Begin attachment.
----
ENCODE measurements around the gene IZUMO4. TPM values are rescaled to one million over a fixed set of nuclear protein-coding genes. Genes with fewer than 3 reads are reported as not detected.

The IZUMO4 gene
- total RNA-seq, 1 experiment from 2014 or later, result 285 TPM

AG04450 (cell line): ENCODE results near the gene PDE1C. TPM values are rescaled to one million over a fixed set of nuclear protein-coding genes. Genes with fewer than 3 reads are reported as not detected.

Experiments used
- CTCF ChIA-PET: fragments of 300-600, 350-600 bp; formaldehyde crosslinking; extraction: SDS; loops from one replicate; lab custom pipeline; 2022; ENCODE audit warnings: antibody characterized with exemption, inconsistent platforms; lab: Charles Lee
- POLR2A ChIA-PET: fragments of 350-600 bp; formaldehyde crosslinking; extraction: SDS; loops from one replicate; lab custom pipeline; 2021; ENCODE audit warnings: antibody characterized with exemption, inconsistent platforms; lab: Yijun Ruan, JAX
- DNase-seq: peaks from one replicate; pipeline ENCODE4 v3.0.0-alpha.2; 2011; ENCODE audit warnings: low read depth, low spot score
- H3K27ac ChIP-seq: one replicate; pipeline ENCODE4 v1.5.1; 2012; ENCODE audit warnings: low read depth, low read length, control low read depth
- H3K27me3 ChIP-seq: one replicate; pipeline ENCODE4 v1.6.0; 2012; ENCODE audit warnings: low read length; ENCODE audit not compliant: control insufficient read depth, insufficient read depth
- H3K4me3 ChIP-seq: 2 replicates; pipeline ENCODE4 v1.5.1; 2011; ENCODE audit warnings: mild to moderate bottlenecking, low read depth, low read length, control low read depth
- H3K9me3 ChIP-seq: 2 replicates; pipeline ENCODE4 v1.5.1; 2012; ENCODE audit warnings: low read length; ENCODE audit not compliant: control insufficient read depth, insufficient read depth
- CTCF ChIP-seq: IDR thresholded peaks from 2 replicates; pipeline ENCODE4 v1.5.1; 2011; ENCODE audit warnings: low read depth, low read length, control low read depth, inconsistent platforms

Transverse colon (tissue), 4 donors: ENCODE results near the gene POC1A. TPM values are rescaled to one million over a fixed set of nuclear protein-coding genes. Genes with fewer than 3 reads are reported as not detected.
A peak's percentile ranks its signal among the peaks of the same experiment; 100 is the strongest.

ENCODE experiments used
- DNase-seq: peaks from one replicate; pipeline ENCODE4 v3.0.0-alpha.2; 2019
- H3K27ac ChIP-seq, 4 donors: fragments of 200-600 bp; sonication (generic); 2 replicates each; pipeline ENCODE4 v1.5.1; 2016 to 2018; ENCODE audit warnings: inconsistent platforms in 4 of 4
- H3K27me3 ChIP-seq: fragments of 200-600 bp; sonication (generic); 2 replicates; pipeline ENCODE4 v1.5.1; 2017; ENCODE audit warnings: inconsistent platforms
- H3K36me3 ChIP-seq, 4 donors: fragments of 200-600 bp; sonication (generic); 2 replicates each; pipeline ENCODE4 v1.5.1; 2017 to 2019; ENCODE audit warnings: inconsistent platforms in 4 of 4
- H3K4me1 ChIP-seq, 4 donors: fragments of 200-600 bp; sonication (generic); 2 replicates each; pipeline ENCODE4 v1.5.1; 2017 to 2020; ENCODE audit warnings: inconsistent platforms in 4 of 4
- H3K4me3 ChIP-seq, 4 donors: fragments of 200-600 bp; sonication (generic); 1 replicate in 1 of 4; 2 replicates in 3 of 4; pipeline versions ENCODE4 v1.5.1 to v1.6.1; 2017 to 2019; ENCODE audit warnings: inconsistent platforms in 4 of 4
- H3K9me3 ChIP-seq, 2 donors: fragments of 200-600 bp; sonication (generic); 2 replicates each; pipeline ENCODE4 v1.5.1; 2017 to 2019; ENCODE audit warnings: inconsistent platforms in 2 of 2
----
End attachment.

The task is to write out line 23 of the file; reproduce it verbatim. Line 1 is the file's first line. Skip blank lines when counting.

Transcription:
- H3K9me3 ChIP-seq, 2 donors: fragments of 200-600 bp; sonication (generic); 2 replicates each; pipeline ENCODE4 v1.5.1; 2017 to 2019; ENCODE audit warnings: inconsistent platforms in 2 of 2